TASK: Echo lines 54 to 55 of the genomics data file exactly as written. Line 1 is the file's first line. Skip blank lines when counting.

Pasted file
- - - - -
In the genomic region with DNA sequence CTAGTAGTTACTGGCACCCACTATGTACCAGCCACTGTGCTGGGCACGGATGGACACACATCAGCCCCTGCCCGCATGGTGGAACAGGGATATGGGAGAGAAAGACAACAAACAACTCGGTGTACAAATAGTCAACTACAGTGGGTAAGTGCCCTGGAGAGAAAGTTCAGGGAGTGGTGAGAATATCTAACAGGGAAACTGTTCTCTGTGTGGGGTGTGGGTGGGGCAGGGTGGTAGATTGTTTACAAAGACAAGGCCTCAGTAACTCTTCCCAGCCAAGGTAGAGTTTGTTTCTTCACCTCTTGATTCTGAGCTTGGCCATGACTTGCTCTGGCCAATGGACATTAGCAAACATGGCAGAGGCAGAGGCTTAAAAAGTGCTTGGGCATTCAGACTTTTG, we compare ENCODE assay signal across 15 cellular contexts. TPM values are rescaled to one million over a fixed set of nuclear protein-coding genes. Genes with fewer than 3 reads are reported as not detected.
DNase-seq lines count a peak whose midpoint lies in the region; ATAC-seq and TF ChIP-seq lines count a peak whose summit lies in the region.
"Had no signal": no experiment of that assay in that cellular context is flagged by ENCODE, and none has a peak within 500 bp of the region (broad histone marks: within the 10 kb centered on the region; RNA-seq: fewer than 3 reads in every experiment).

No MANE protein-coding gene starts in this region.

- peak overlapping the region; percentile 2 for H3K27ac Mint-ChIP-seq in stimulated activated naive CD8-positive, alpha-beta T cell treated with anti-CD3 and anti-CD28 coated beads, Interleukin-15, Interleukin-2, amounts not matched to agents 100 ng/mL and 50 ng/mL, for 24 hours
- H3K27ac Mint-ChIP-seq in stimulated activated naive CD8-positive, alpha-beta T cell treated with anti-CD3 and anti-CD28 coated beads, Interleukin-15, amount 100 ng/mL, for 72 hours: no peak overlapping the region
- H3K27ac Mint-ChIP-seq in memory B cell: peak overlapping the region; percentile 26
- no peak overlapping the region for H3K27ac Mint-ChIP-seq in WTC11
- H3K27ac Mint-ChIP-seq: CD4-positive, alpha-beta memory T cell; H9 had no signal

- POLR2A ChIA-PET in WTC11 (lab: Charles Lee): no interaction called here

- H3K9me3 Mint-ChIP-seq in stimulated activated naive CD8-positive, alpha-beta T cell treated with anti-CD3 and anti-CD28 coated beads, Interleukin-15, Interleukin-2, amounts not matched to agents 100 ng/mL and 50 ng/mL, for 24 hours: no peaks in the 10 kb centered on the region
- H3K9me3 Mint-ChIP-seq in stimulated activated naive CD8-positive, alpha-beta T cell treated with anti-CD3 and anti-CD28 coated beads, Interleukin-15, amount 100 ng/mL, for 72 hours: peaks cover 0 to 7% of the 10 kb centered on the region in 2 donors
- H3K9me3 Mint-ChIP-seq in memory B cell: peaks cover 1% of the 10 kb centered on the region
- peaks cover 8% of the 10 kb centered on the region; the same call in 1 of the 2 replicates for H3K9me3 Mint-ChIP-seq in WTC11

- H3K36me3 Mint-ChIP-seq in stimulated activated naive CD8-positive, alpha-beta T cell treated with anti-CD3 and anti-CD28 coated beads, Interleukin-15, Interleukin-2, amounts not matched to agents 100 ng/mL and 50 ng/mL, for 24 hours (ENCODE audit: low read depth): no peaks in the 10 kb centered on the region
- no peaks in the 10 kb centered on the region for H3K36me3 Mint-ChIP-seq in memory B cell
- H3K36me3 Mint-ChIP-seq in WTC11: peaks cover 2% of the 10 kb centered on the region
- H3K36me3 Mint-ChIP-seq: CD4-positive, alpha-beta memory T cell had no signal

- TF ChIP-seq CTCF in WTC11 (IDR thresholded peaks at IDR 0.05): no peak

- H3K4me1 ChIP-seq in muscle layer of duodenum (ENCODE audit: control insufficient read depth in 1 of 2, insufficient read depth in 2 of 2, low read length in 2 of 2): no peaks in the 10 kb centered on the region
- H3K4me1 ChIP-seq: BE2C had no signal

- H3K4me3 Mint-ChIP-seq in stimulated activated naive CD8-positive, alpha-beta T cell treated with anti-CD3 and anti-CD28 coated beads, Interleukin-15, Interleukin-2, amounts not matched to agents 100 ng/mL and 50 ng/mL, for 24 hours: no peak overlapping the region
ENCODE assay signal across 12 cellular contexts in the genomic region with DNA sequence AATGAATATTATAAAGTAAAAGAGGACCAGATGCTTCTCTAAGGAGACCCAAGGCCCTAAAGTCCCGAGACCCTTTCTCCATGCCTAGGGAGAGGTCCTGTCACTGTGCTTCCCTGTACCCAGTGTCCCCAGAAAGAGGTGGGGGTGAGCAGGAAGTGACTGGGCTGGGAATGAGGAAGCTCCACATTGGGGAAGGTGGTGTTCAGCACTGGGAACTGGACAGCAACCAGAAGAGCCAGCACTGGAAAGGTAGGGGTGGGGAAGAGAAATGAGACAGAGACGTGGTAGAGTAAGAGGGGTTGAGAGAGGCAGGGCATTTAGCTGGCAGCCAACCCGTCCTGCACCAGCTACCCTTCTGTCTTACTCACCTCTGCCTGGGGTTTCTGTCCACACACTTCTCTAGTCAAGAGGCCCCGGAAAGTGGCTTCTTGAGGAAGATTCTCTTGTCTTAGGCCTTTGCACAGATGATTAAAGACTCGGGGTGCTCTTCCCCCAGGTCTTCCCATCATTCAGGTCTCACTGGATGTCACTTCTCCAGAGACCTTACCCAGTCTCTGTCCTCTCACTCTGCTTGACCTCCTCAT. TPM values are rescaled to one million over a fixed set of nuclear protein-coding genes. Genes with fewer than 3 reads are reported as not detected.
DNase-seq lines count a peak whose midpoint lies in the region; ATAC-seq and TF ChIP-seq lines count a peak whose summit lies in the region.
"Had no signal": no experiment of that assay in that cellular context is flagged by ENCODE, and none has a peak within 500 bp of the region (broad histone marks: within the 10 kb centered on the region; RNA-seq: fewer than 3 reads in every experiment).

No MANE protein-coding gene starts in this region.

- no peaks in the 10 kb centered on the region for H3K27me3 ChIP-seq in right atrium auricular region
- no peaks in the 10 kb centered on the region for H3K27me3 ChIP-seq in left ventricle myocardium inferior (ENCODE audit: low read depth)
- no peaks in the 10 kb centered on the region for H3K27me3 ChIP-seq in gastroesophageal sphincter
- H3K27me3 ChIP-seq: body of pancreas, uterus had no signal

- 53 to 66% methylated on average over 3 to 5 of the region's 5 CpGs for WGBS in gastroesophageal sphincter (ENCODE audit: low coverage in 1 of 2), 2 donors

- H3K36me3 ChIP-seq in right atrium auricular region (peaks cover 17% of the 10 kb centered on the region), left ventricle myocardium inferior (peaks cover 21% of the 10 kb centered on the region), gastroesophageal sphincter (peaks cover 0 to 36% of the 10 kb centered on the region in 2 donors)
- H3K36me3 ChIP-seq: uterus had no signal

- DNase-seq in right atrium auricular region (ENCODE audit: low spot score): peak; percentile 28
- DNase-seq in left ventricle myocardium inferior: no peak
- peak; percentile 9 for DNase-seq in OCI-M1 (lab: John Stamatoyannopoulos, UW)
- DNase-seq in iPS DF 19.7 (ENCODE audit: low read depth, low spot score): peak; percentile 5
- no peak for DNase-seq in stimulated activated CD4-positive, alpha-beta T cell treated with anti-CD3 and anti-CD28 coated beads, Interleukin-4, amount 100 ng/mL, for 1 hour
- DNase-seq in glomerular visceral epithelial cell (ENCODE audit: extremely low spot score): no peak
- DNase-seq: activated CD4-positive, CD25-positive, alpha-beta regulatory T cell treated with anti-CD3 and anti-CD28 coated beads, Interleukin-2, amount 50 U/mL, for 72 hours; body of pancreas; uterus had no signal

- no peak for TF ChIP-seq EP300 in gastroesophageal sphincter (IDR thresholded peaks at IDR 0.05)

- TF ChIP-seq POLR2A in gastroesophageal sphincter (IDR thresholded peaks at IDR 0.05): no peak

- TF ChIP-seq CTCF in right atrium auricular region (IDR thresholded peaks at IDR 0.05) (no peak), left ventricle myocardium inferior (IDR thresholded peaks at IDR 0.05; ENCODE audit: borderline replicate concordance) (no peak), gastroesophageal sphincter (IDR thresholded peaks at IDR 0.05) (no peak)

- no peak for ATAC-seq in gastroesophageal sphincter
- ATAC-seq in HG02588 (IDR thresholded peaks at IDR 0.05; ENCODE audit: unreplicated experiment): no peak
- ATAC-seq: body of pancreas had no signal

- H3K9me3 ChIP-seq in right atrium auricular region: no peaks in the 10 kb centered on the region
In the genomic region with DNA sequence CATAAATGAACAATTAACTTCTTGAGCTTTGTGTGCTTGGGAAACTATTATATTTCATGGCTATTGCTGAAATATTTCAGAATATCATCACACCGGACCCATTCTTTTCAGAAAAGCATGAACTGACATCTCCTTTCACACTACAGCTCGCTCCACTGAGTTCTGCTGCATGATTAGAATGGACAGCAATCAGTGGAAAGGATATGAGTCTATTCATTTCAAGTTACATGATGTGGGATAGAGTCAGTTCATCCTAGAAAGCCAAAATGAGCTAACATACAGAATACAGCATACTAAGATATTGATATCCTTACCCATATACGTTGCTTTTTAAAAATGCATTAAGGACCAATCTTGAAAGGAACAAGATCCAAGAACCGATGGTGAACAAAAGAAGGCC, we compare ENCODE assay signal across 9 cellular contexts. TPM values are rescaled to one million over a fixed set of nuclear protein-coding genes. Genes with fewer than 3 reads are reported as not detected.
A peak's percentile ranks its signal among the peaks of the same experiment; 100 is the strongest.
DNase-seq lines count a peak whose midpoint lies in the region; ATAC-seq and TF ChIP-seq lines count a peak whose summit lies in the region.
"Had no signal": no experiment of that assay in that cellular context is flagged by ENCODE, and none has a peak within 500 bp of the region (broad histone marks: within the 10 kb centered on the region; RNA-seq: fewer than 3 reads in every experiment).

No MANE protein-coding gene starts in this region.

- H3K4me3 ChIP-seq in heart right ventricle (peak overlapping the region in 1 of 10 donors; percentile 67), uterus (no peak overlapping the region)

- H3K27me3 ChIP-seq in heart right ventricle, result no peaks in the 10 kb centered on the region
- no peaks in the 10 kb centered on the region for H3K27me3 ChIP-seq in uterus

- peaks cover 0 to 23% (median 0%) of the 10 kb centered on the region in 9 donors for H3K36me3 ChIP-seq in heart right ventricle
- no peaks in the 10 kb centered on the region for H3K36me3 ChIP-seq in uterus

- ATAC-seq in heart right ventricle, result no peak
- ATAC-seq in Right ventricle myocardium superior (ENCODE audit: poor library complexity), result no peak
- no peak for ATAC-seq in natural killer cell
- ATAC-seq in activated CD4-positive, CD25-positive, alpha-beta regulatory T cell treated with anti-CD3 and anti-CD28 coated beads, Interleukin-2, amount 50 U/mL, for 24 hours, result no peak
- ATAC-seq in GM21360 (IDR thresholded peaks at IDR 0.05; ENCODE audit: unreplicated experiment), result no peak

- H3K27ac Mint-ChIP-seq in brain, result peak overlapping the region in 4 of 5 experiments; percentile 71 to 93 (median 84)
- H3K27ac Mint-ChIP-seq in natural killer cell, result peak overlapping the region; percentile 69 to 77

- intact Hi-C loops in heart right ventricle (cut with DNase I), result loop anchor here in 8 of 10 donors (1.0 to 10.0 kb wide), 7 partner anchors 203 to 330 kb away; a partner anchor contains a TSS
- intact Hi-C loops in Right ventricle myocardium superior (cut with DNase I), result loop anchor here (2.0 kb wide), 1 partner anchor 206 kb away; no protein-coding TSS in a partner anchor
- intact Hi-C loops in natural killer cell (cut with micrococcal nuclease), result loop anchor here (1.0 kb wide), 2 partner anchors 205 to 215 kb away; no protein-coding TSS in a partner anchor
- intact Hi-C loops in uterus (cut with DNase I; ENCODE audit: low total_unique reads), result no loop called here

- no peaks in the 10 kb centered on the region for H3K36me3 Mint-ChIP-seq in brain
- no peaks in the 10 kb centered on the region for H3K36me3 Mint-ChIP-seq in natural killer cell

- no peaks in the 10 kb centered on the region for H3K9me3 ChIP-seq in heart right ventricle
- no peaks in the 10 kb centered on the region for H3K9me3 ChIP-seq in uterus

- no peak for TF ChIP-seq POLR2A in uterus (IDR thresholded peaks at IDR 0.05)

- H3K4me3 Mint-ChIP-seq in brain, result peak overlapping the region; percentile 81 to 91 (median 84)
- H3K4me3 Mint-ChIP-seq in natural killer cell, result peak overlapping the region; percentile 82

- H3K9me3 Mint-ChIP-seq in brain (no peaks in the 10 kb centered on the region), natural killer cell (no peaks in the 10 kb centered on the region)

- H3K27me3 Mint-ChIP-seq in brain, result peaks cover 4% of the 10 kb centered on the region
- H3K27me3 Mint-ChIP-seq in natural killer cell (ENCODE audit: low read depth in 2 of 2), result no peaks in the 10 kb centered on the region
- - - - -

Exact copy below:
- H3K27me3 ChIP-seq in heart right ventricle, result no peaks in the 10 kb centered on the region
- no peaks in the 10 kb centered on the region for H3K27me3 ChIP-seq in uterus